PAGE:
Mr. Chairman, the story of NSF's longstanding support for backbone networks is now well known but it is only one example of how fundamental IT investments by NSF and other agencies have paid huge dividends for the nation. Support of fundamental networking research has received less publicity but is equally important to the future of information science and technology.

For example, it was David Mills, an NSF grantee at the University of Delaware, who made it possible to have one Internet as opposed to a Tower of Babel of competing electronic networks. Mills developed the first widely-used Internet routers -- the gateways and switches that guide the bits and bytes of data around the globe at the speed of light. That's why many people say NSF put the "inter" in Internet. Today CISCO Systems - the premier maker of Internet router technology - now has a market capitalization of $454 billion dollars.

Knowledge Transfer Not Just Technology Transfer

Innovations like the Internet router only occurred through sustained, long-term federal investments in information science and engineering by many agencies. One might think that these past successes assure us of an equally bright future. Unfortunately, in a fast paced, technologically-rooted information age, the worst thing we could do is rest on our laurels.

The key point is that the IT R&D conducted by private industry - be it performed by large or small firms - is now primarily near-term and product-focused. There are many reasons for this trend. With increased global competition, increasingly rapid product cycling and high expectations from shareholders, IT industry managers tend to focus on activities that maximize short-term payoffs. Market pressures are often too great and technology changes too rapid to allow for major investments with a long-term perspective.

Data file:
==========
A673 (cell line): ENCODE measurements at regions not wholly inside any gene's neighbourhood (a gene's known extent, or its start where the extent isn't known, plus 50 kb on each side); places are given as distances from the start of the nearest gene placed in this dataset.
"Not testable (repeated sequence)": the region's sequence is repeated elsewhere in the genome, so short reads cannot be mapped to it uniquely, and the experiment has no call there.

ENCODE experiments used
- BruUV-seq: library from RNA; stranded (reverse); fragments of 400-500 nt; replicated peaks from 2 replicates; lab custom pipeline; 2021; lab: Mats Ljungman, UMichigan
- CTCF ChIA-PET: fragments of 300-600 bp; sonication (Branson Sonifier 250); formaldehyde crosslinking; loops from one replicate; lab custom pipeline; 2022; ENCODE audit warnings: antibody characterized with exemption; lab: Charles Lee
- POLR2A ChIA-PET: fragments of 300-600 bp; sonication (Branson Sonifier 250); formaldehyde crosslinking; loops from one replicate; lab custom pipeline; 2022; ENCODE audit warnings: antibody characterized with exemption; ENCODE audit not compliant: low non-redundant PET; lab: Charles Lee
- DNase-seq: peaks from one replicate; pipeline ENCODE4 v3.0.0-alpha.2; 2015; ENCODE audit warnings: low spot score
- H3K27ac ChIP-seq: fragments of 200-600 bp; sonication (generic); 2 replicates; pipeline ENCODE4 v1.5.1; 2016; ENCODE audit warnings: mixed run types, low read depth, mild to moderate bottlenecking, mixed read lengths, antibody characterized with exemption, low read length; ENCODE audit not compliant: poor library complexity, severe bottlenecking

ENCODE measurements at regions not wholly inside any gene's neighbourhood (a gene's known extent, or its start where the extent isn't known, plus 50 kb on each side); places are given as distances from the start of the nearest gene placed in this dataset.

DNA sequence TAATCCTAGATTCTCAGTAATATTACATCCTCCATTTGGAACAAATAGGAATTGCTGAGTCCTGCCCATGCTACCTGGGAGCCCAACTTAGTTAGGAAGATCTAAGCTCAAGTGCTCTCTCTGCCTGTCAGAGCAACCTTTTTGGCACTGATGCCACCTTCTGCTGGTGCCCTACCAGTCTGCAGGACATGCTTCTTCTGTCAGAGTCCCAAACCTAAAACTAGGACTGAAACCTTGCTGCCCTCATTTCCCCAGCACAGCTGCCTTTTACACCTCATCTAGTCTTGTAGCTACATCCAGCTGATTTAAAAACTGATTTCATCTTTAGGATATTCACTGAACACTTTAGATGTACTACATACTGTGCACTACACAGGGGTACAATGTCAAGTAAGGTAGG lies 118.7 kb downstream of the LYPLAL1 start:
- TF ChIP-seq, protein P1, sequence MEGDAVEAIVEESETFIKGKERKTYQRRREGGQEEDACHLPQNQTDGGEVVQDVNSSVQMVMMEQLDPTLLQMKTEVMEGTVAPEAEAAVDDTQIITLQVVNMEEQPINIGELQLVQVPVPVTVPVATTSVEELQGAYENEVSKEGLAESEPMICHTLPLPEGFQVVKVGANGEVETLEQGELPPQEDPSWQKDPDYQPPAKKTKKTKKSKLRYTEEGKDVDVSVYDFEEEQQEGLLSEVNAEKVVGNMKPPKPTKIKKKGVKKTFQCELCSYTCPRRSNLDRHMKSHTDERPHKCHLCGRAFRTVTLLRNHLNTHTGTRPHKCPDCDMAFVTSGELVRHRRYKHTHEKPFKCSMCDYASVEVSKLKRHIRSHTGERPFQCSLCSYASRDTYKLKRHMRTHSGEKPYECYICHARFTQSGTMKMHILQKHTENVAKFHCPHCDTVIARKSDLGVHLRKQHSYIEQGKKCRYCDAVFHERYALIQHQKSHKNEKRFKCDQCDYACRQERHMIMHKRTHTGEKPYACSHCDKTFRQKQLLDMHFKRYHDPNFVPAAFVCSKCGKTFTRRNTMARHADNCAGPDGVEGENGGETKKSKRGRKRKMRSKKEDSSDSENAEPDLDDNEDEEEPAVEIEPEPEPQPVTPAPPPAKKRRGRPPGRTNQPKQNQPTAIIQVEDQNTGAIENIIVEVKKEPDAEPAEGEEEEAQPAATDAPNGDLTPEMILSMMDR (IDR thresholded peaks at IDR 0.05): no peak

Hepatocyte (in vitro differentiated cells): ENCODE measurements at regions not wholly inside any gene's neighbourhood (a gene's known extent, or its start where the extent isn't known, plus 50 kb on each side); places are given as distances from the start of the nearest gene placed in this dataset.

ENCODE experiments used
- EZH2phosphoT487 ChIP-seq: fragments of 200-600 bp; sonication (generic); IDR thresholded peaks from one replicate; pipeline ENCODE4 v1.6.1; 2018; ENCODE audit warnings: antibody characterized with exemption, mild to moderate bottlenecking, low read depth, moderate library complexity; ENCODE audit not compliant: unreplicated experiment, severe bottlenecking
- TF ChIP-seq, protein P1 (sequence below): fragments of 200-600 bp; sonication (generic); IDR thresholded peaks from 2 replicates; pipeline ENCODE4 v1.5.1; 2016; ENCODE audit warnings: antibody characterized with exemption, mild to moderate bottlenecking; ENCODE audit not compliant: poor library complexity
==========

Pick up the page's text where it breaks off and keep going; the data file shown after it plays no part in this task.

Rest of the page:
When the subject of technology transfer is brought up, there is one aspect of the impact of basic research that is often overlooked - the role of NSF's investments in people. NSF's Engineering Directorate recently sponsored a set of studies on today's leading technologies: areas like cell phones, fiber optics, and computer assisted design. It's well known that the great majority of the seminal work in these areas was performed by private industry--at labs like Corning, AT&T, and Motorola.

Does that mean that NSF had no role? Hardly. When you go back and look at the work, a clear pattern emerges. Scientists and engineers who went to graduate school on NSF fellowships and research assistantships often brought the key insights to industry. In a number of cases, they became the entrepreneurs who created new firms and markets.

To quote from the study--"NSF emerges consistently as a major--often the major, source of support for education and training of the Ph.D. scientists and engineers who went on to make major contributions...." It is this transfer of people - the highly trained scientists and engineers supported by NSF and other agencies - that is making a tremendous impact on our knowledge-based economy.

The NGI program is a tremendous success in this regard. In a preliminary review of the NGI program, the President's Information Technology Advisory Committee (PITAC) found that numerous NGI-funded scientists, engineers and students - first funded at universities - have gone on in just a few short years to found start-up companies with an estimated market capitalization of over $27 billion.

Information Technology Research (ITR)